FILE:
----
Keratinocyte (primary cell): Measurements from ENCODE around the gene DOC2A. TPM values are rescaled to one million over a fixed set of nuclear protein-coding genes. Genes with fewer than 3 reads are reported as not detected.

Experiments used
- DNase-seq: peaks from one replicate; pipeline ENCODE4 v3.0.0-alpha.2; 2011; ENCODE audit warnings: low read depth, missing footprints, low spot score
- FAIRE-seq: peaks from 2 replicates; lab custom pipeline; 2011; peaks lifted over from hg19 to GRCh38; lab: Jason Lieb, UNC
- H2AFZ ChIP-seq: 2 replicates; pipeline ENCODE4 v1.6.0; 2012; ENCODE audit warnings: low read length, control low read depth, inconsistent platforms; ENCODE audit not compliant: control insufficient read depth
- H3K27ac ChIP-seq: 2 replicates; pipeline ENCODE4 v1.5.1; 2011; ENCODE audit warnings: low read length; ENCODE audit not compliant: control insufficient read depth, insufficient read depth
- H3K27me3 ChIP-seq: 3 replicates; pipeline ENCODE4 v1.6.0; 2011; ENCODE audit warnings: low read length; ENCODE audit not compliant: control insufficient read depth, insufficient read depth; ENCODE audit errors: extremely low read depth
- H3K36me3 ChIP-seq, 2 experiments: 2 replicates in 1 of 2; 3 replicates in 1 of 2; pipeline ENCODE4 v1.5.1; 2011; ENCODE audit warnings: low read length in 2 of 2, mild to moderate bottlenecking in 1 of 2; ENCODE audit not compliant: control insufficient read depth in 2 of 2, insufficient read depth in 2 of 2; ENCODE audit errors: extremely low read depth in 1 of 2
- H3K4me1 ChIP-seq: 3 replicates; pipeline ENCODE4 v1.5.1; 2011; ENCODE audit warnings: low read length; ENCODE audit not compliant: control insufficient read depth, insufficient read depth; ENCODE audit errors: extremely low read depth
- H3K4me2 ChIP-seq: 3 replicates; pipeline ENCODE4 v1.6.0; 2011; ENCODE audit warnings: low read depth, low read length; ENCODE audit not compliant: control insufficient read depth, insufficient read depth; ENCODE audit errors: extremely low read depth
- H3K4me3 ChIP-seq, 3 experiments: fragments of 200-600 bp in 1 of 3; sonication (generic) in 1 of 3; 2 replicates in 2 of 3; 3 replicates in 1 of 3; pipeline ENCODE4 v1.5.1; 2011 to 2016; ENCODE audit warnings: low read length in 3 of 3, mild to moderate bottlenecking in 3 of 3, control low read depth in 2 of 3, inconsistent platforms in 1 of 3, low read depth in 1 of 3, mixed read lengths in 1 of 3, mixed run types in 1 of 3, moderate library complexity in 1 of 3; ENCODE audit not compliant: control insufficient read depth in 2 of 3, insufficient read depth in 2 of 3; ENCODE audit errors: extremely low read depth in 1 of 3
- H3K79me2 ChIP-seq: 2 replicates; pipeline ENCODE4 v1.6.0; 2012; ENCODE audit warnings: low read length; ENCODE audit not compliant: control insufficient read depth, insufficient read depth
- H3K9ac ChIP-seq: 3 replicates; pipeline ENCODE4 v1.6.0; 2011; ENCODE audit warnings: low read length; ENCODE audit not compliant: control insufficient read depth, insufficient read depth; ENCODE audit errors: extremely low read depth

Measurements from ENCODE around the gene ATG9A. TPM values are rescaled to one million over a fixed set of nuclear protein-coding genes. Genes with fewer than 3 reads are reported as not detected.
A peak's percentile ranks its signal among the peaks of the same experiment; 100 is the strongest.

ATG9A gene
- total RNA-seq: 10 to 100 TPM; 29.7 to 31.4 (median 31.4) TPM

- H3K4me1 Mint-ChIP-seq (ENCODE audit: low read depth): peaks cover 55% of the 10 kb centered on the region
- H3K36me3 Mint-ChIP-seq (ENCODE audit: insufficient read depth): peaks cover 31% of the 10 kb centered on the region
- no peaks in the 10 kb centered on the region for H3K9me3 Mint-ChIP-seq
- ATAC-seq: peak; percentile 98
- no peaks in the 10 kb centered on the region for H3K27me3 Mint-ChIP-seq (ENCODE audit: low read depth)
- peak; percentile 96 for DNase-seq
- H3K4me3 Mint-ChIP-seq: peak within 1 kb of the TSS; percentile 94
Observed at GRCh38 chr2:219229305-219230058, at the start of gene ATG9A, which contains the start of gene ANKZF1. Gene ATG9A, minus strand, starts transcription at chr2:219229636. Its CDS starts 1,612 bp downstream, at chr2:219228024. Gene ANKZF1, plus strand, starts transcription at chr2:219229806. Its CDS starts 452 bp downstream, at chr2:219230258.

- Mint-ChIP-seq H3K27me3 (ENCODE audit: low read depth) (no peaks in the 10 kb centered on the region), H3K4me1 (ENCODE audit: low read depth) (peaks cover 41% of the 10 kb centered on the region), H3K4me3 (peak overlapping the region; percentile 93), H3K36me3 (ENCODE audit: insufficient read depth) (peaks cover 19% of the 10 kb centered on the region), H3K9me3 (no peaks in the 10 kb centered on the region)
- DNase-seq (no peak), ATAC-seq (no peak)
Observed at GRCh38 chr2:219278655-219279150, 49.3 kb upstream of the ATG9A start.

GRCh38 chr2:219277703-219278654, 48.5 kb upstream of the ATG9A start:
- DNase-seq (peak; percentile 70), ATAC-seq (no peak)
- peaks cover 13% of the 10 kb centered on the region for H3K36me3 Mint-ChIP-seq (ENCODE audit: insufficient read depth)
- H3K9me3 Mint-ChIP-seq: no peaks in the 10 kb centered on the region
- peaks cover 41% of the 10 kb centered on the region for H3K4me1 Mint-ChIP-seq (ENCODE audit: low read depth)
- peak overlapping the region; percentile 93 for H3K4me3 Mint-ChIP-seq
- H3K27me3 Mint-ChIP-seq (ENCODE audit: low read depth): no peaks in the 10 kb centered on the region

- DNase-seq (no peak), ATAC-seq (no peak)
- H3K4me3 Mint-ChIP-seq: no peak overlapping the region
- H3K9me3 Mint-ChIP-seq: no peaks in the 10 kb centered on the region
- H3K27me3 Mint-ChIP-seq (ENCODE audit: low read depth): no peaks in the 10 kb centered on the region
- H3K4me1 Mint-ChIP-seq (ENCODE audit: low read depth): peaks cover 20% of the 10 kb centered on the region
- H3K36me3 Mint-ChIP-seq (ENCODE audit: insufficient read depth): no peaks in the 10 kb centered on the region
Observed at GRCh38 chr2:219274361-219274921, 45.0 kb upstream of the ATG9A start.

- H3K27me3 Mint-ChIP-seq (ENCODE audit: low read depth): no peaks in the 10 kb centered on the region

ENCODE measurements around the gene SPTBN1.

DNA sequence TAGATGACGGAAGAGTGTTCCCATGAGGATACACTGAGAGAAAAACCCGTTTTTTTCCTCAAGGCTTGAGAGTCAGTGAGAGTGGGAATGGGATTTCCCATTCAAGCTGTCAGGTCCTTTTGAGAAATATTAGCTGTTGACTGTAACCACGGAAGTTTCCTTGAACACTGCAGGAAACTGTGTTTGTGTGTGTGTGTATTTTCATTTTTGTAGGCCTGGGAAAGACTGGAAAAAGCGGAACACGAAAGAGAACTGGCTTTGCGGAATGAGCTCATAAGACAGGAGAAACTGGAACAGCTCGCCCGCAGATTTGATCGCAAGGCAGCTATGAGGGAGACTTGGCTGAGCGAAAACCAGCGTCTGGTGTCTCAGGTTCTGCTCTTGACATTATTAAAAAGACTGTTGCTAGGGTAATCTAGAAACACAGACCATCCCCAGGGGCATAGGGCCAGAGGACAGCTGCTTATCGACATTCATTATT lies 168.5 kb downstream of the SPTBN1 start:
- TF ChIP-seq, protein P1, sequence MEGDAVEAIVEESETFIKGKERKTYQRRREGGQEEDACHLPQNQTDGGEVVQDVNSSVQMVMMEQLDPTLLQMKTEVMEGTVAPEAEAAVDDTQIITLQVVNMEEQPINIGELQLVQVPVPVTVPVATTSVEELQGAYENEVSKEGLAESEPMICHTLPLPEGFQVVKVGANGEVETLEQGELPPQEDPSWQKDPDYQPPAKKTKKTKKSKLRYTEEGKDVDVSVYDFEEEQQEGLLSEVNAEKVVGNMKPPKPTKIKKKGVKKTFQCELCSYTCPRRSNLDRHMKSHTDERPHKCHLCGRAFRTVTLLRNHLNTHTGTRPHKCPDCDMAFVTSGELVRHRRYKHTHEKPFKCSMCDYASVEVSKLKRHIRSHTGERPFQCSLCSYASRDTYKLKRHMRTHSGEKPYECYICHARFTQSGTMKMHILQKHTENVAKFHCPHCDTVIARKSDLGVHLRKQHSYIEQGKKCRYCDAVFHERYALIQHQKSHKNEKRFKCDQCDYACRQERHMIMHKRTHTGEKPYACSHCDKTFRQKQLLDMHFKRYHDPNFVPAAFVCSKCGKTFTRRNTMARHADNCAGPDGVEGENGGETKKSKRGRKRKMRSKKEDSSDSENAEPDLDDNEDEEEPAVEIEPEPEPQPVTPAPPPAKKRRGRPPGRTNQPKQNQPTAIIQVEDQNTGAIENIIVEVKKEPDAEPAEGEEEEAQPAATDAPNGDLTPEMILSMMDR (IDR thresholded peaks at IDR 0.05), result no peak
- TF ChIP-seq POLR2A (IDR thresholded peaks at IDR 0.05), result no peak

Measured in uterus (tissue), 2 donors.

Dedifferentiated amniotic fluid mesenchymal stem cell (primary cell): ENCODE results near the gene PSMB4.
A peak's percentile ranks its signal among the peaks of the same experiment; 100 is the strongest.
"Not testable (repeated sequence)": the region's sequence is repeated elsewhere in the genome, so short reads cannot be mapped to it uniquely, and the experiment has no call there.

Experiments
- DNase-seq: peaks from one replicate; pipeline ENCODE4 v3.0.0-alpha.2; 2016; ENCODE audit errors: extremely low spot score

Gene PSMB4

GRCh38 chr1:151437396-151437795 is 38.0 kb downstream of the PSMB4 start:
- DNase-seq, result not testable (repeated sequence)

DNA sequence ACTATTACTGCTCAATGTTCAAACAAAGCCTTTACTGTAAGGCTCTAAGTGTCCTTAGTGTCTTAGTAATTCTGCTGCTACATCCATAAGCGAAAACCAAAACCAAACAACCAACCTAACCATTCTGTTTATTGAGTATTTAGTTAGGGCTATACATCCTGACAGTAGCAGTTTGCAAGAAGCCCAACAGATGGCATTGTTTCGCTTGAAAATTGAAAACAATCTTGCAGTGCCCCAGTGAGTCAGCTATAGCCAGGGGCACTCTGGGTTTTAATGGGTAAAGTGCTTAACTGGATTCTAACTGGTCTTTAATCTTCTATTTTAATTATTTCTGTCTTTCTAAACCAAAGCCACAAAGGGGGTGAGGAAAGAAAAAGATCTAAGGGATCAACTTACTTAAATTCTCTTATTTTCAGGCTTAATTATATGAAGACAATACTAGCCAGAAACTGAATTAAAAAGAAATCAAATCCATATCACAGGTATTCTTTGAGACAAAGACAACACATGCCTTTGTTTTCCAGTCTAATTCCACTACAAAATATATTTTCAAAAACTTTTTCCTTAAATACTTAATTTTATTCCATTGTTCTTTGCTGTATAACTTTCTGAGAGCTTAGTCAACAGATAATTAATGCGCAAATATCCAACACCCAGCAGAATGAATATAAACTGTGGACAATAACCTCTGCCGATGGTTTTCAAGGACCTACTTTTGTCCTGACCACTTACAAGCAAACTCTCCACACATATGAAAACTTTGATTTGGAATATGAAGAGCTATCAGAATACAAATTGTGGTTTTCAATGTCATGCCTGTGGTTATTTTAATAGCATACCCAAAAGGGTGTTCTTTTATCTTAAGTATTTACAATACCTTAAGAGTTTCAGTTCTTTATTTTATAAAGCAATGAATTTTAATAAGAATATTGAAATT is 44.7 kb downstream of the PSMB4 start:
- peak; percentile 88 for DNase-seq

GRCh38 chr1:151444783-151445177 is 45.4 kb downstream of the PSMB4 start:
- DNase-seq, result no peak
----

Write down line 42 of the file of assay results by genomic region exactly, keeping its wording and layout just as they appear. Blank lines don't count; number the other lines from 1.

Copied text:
Observed at GRCh38 chr2:219274361-219274921, 45.0 kb upstream of the ATG9A start.